Let me write down a couple passages I recently read from Barca-The Making of the Greatest Team in the World.
Xavi adds: “Before you become a professional you need to learn and develop, but without losing your competitive edge. In Barca we all understand that. Development is a priority. The young lads learn footballing concepts and understand why we do things in a certain way whilst maintaining their competitive spirit, their desire to win.”
Gary – is it correct what Alberto is saying that they don’t explain “why” different concepts are being taught and repeated constantly?
“That is precisely why a clearly developed philosophy is so critical. Once you have that, it provides you with all the answers!”
For years I toiled about with no clearly developed philosophy, putting out good sessions, putting out great drills from here and there, had teams that achieved things, did this for 10 years…. Now I start to understand that having a clearly developed philosophy provides the answers. Some extrodinary answers, things that I did not get before. Whether it is U8 or U16 or I imagine any age, if you have it, you will have the answers, the question is do you truly have it….. I think I do, but I also think my philosophy continues to be refined and changed….. So many trainers just put out a good session, with all the bells and whistles, but don’t connect crap… or they run the dog piss out of teams get them really tired out and the parents get them and say awesome my kid his tired he must have worked hard. That is not it, do the right work, train the right way, then we have something….. Thanks Gary for adding the Set tatical work, worked on it last night with a U16 team that I have only worked with 3 times, I am continuing to work with them, I had been building my philosphy with them and last night worked on playing out of the back, the light went on for them. It has been slowly getting brighter but yesterday was extrodinary!!!! What I see is without a philosphy, you could run set tatical work all day and it won’t matter…..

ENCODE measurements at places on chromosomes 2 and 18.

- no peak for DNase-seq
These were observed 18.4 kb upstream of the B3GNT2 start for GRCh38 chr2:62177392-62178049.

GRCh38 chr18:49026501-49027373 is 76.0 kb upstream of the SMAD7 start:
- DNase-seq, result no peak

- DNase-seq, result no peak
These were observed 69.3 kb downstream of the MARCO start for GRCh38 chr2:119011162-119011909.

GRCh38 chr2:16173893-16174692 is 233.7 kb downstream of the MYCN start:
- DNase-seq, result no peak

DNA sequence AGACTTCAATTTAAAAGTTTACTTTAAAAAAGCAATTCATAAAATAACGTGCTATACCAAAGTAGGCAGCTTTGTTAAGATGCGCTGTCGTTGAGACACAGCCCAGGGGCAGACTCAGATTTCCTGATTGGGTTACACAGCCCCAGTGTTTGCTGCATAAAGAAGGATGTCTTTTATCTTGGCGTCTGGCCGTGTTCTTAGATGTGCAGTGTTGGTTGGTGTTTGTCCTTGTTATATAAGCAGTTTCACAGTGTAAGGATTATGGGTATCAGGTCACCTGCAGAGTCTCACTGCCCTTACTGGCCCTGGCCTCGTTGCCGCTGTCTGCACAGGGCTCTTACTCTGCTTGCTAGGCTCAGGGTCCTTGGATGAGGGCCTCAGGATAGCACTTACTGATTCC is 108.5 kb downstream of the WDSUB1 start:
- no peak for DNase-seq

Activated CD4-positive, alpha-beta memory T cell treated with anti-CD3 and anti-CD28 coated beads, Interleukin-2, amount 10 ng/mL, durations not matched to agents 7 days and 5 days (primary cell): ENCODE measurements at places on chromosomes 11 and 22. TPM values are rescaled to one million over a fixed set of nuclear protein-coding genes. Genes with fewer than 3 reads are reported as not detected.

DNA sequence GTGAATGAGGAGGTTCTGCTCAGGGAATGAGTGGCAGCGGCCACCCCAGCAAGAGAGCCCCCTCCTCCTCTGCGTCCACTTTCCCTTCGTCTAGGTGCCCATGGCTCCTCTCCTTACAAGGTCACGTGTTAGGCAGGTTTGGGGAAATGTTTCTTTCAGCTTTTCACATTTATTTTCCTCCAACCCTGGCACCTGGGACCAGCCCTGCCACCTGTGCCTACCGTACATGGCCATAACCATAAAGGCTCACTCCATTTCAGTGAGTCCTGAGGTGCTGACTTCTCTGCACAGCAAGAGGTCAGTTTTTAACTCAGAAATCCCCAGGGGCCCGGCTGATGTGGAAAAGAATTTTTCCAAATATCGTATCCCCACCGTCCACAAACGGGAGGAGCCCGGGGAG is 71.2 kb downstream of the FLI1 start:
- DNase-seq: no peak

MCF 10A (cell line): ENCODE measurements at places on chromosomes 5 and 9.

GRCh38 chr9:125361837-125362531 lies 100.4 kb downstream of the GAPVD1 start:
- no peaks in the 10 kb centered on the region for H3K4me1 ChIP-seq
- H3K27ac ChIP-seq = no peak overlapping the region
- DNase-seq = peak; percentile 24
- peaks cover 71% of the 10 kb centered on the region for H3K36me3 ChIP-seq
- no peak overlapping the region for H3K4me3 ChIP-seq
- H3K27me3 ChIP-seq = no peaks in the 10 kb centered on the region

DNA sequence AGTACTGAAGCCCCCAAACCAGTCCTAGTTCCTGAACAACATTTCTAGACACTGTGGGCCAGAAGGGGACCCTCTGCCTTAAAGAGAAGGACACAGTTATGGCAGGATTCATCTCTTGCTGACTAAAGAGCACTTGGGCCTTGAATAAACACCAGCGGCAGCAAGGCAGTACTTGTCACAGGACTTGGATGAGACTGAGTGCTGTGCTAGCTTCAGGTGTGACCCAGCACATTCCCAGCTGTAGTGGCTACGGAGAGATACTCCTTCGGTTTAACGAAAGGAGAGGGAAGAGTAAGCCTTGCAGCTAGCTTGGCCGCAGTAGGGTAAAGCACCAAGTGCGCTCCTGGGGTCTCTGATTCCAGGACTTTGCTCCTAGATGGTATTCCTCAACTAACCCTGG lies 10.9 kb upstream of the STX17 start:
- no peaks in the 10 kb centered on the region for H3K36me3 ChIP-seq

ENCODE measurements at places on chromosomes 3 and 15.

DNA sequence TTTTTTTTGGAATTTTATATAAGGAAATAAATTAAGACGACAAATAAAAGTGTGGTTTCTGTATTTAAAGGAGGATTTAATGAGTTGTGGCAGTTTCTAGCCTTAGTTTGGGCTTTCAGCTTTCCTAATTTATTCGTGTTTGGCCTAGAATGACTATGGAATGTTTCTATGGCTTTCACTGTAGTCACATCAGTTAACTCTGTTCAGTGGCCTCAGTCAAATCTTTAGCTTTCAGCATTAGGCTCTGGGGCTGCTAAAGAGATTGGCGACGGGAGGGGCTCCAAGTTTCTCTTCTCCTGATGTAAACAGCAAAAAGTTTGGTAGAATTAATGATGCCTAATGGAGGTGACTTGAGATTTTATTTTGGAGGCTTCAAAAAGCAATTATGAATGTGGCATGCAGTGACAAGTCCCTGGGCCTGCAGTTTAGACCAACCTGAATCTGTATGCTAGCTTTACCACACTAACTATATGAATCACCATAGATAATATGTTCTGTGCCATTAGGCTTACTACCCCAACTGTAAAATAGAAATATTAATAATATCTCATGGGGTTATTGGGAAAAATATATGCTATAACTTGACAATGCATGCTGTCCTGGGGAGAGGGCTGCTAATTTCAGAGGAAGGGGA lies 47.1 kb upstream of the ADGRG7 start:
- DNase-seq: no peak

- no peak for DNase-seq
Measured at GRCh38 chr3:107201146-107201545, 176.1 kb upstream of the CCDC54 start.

Gary Kleiban says
Thank you Kg.
Keep plugging away … and don’t be satisfied with your work or your player’s work until your team shows consistency in execution during matches.
Some Coach says
“KEEP IT” is BuZZZZ word. ..
Many coaches yell it in their games with no purpose or coaching to show their team can keep it.
John Pranjic says
Buzzword is a buzzword.
John Pranjic says
This was some good stuff and relates to the training exercise Gary released.
This is good
-no fat or BS…all meat
-it’s the game
Gary Kleiban says
In general, I believe it’s a good litmus test.
Some Coach says
A question, IMAGINE your team of U12 or U13s, plays possession well when playing against a low pressure team or not very physical team. But when playing vs a team that is super physical and plays direct (like Stock City), your team struggles big time. Your team looks way different from the team you know. Your team destroys teams one game but can barely nick a goal in another.
The big picture look understood, they switch the ball, they build out of the ball, the first touch looks good under minimal pressure. The penetration decisions are good ..etc.
When you look inside the little details, you see that your boys panic vs bigger kids, the movement off the ball become cautious and not fluid when facing a team that can score on them by one big kick ball to their fast forward. Outside back are too worried to join the attack just because one big ball would require them to spring 50 yards back. ..etc.
How to keep your team to believing in their style, even sometimes without success?
How do you improve the weaknesses in your team?
2 things you can do “Some Coach”, play in smaller spaces at practice to increase pressure on first touch. Include older kids in your practices.
So does this mean that Brians u12s which will be u13s next season got denied by USSF for the u13-14 devlpelopment academy? If this is the case, wow! I already had little to no respect for the USSF now I have absolutely 0!!!
Gary Kleiban says
Off topic Kevin.
But my response is here:
Guys this is my team: http://www.youtube.com/watch?v=UacHRA_zE4s
I think we are on the right path!